Excerpt: Pocket cameras are a boon to photographers. Think about it! For instance, imagine carrying a super zoom or even an SLR whenever you step out. Though they are considered to be a requirement for every shutter bug they don’t quite offer the same kind of portability that compact cameras offer. So let’s move on and find out if the Panasonic DMC-FP8 is really worth spending your money on.
Excerpt: If Panasonic’s Lumix DMC-FP8 looks a lot like the rugged TS1 the company launched earlier this year, it’s because the two cameras have a lot in common. Although the FP8 won’t survive a dip in the drink or a drop to the floor like its brawnier brother, both use a unique folding-optic design that eliminates moving parts outside the camera. And priced at $300, this stripped-down, classed-up model is $80 cheaper.
Pros: Quick start-up, autofocus and low shutter lag, Excellent image quality in proper lighting, attractive design
Cons: No lens cover, Initially unintuitive rear controls, Noise at high ISOs hampers indoor shooting
Summary: When I reviewed the Panasonic Lumix DMC-FX35 back in March 2008 I was impressed enough with that camera's overall performance to buy one for my sister. Subsequent Panasonic offerings that have crossed my path for review purposes didn't produce the same warm and fuzzy feelings as the FX35, but the FP8 has reversed that trend.
Pros: Very good AF performance, Very good shutter lag, Good image quality, largely defect free, Good flash recycle times
Cons: ISO noise performance below average at 400 and up, Minimal flash range at low ISO
Excerpt: The FP8’s aluminium body is slim, stylish and reassuringly tough. We love the red finish, but it’s also available in black or silver. It’s remarkably well equipped for such aa cheap camera. Battery life is great at 380 shots, and the optical stabilisation system is exceptionally effective, keeping around 80 per cent of shots sharp when zoomed right in and using a 1/8-second shutter speed.
Excerpt: In something of a design departure, Panasonic has introduced the flat fronted, square-edged 12.1 megapixel FP8 to the Lumix range of beginner-friendly, pocket-sized point-and-shoot compacts. It recalls similarly slender Sony Cyber-shots to an extent, yet even more closely apes older Konica Minolta Dimage X series digital snapshots, not just in looks but also because it features folded optics - here Leica branded - that ensure that at no point does its internally stacked...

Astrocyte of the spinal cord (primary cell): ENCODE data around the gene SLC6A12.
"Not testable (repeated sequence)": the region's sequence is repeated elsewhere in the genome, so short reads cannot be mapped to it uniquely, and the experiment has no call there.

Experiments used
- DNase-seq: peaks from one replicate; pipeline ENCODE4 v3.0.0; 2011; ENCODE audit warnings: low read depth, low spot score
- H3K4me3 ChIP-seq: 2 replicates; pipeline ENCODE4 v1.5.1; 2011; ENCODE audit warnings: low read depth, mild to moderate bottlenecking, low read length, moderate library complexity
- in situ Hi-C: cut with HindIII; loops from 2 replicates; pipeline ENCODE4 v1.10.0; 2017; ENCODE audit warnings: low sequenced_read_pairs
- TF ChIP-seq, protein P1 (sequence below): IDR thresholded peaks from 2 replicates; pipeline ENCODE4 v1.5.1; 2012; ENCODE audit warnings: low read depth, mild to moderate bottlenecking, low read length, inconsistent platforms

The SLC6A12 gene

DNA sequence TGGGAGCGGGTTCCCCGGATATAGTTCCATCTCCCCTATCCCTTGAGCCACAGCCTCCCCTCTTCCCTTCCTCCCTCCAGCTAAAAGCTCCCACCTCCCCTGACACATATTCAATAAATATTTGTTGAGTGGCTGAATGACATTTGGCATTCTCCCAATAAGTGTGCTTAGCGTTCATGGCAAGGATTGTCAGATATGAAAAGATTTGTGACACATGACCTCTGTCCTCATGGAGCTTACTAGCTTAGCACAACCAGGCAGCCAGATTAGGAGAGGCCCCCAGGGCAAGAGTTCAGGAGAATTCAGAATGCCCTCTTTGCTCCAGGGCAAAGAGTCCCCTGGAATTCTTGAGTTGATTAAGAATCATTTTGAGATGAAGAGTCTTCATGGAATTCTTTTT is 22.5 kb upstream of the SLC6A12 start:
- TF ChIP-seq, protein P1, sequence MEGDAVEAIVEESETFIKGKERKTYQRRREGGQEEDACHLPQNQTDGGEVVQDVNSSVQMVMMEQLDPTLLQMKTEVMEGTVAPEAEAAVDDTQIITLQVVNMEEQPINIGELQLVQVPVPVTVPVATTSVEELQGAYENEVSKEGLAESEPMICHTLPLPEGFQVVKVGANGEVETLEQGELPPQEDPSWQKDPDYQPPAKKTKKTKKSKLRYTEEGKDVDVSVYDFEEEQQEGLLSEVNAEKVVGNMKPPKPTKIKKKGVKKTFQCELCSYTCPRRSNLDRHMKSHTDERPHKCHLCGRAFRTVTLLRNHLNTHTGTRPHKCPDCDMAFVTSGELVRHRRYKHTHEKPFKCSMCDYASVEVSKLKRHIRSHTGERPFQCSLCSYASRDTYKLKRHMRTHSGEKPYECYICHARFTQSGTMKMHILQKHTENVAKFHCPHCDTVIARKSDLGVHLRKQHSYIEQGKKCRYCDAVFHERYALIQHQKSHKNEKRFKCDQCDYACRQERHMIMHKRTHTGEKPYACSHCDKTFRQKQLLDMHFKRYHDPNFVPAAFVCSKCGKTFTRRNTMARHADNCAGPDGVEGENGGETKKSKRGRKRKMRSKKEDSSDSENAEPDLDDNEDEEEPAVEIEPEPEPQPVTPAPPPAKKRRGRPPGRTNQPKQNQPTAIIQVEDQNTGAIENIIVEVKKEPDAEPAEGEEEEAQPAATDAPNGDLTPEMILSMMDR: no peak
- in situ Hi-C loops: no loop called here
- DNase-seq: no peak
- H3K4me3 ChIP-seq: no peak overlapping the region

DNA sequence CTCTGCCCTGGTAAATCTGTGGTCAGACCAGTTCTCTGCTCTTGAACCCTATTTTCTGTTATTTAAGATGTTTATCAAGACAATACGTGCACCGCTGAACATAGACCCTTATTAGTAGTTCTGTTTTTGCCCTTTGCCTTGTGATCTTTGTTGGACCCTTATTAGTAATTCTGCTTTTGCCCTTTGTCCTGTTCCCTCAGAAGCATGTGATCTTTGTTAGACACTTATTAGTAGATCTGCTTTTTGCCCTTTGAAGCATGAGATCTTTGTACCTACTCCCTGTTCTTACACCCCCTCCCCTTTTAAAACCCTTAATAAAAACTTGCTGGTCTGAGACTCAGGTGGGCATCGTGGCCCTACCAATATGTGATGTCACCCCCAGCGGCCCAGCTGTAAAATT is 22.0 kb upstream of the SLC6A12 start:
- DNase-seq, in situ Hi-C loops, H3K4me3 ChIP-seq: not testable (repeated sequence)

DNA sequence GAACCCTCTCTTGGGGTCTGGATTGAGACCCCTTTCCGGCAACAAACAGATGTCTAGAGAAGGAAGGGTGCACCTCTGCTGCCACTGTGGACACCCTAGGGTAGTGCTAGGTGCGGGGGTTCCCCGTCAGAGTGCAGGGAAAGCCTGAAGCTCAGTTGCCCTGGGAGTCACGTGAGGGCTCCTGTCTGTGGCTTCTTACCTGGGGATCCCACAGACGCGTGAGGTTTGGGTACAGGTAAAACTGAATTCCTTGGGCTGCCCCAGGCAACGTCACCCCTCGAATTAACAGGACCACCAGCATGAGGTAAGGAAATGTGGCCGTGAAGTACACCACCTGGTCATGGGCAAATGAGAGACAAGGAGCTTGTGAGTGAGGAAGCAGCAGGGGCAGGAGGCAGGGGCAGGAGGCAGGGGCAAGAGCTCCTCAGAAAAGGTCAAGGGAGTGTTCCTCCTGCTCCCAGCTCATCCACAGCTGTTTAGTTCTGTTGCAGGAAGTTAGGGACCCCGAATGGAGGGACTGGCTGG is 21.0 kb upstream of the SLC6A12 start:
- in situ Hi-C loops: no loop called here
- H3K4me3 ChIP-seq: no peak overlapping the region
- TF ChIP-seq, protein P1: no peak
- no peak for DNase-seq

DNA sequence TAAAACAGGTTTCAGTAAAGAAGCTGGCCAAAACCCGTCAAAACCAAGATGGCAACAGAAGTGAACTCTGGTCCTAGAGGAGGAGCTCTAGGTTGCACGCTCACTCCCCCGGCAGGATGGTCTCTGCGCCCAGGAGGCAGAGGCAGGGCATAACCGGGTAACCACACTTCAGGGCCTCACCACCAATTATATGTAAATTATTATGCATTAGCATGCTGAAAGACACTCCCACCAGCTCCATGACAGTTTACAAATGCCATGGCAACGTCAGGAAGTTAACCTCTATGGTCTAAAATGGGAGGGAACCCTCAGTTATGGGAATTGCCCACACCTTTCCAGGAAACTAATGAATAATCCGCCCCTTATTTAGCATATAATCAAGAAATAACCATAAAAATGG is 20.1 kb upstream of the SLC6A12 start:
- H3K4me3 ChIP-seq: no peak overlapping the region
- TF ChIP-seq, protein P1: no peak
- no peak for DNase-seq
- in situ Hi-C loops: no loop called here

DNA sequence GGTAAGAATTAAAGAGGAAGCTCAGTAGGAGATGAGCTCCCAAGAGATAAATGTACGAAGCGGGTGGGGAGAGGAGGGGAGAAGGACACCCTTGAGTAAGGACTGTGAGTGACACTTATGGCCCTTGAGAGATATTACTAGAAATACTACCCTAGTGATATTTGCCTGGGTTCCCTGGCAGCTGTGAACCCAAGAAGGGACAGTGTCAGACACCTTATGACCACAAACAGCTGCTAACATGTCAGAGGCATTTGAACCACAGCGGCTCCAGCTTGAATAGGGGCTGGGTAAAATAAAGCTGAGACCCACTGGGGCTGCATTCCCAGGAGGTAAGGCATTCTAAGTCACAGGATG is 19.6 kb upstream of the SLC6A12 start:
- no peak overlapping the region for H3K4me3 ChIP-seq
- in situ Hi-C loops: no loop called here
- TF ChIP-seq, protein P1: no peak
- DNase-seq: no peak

Summary: The durable and compact Panasonic Lumix DMC-FP8 point-and-shoot camera offers an ultraquiet, recessed lens that focuses very quickly, but you'll need to make sure that its design works for you.
Conclusion: Glowing buttons and aluminium build aside the FP8 offers a fairly standard feature set at a premium price. But despite there being little here that’s truly new, Panasonic has introduced another reliable performer to the Lumix range.
Conclusion: Despite our reservations about some aspects of the FP8's functionality, outdoors with plenty of light around the camera is able to pick up a fair amount of detail and deliver crisp, sharply focused results. Indoors, switch off the flash to avoid giving your subjects that rabbit-in-the-headlights look and soft images are the inevitable result, even with OIS activated.
Pros: User-friendly set up and operational menus, fast and responsive, for the most part a reliable snapper. Robust mainly metal construction and 4.6x optical zoom range goes some way toward justifying price tag
Cons: Optical zoom disabled when shooting video, not Full HD movies, positioning of lens means that finger tips can creep into shot, noise visible at ISO 400 and above